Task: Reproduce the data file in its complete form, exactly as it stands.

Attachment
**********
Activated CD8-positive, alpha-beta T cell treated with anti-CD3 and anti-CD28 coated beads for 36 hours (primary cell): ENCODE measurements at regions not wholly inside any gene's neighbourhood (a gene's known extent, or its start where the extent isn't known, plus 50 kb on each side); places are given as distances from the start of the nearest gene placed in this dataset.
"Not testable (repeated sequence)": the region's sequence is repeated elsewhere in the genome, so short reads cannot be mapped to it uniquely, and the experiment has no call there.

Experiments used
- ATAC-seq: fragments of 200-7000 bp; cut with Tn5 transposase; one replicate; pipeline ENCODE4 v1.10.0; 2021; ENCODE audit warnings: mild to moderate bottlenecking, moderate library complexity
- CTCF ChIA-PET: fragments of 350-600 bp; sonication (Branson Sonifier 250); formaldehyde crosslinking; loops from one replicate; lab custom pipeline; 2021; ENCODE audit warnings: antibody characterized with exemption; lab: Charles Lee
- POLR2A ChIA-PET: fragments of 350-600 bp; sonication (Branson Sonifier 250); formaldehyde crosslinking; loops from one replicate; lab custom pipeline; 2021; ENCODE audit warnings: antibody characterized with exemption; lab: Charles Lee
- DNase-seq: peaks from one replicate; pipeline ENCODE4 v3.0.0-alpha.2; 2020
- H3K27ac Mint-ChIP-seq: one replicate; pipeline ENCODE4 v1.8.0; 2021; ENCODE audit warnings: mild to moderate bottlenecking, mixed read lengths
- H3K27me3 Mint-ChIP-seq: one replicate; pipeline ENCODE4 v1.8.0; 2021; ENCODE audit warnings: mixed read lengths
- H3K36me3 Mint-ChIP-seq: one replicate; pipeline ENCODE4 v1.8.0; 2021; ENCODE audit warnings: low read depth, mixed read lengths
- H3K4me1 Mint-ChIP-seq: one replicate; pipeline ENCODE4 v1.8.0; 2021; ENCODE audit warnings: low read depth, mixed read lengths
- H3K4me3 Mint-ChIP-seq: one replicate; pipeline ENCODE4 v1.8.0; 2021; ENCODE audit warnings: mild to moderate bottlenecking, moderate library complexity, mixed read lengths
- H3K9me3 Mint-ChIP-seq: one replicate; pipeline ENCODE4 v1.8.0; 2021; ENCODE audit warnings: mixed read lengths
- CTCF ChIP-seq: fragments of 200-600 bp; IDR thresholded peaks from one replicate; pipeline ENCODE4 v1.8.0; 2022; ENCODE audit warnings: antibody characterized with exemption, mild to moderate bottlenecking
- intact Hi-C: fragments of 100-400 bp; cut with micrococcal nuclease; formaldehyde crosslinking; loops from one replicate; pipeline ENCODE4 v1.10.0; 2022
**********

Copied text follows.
Activated CD8-positive, alpha-beta T cell treated with anti-CD3 and anti-CD28 coated beads for 36 hours (primary cell): ENCODE measurements at regions not wholly inside any gene's neighbourhood (a gene's known extent, or its start where the extent isn't known, plus 50 kb on each side); places are given as distances from the start of the nearest gene placed in this dataset.
"Not testable (repeated sequence)": the region's sequence is repeated elsewhere in the genome, so short reads cannot be mapped to it uniquely, and the experiment has no call there.

Experiments used
- ATAC-seq: fragments of 200-7000 bp; cut with Tn5 transposase; one replicate; pipeline ENCODE4 v1.10.0; 2021; ENCODE audit warnings: mild to moderate bottlenecking, moderate library complexity
- CTCF ChIA-PET: fragments of 350-600 bp; sonication (Branson Sonifier 250); formaldehyde crosslinking; loops from one replicate; lab custom pipeline; 2021; ENCODE audit warnings: antibody characterized with exemption; lab: Charles Lee
- POLR2A ChIA-PET: fragments of 350-600 bp; sonication (Branson Sonifier 250); formaldehyde crosslinking; loops from one replicate; lab custom pipeline; 2021; ENCODE audit warnings: antibody characterized with exemption; lab: Charles Lee
- DNase-seq: peaks from one replicate; pipeline ENCODE4 v3.0.0-alpha.2; 2020
- H3K27ac Mint-ChIP-seq: one replicate; pipeline ENCODE4 v1.8.0; 2021; ENCODE audit warnings: mild to moderate bottlenecking, mixed read lengths
- H3K27me3 Mint-ChIP-seq: one replicate; pipeline ENCODE4 v1.8.0; 2021; ENCODE audit warnings: mixed read lengths
- H3K36me3 Mint-ChIP-seq: one replicate; pipeline ENCODE4 v1.8.0; 2021; ENCODE audit warnings: low read depth, mixed read lengths
- H3K4me1 Mint-ChIP-seq: one replicate; pipeline ENCODE4 v1.8.0; 2021; ENCODE audit warnings: low read depth, mixed read lengths
- H3K4me3 Mint-ChIP-seq: one replicate; pipeline ENCODE4 v1.8.0; 2021; ENCODE audit warnings: mild to moderate bottlenecking, moderate library complexity, mixed read lengths
- H3K9me3 Mint-ChIP-seq: one replicate; pipeline ENCODE4 v1.8.0; 2021; ENCODE audit warnings: mixed read lengths
- CTCF ChIP-seq: fragments of 200-600 bp; IDR thresholded peaks from one replicate; pipeline ENCODE4 v1.8.0; 2022; ENCODE audit warnings: antibody characterized with exemption, mild to moderate bottlenecking
- intact Hi-C: fragments of 100-400 bp; cut with micrococcal nuclease; formaldehyde crosslinking; loops from one replicate; pipeline ENCODE4 v1.10.0; 2022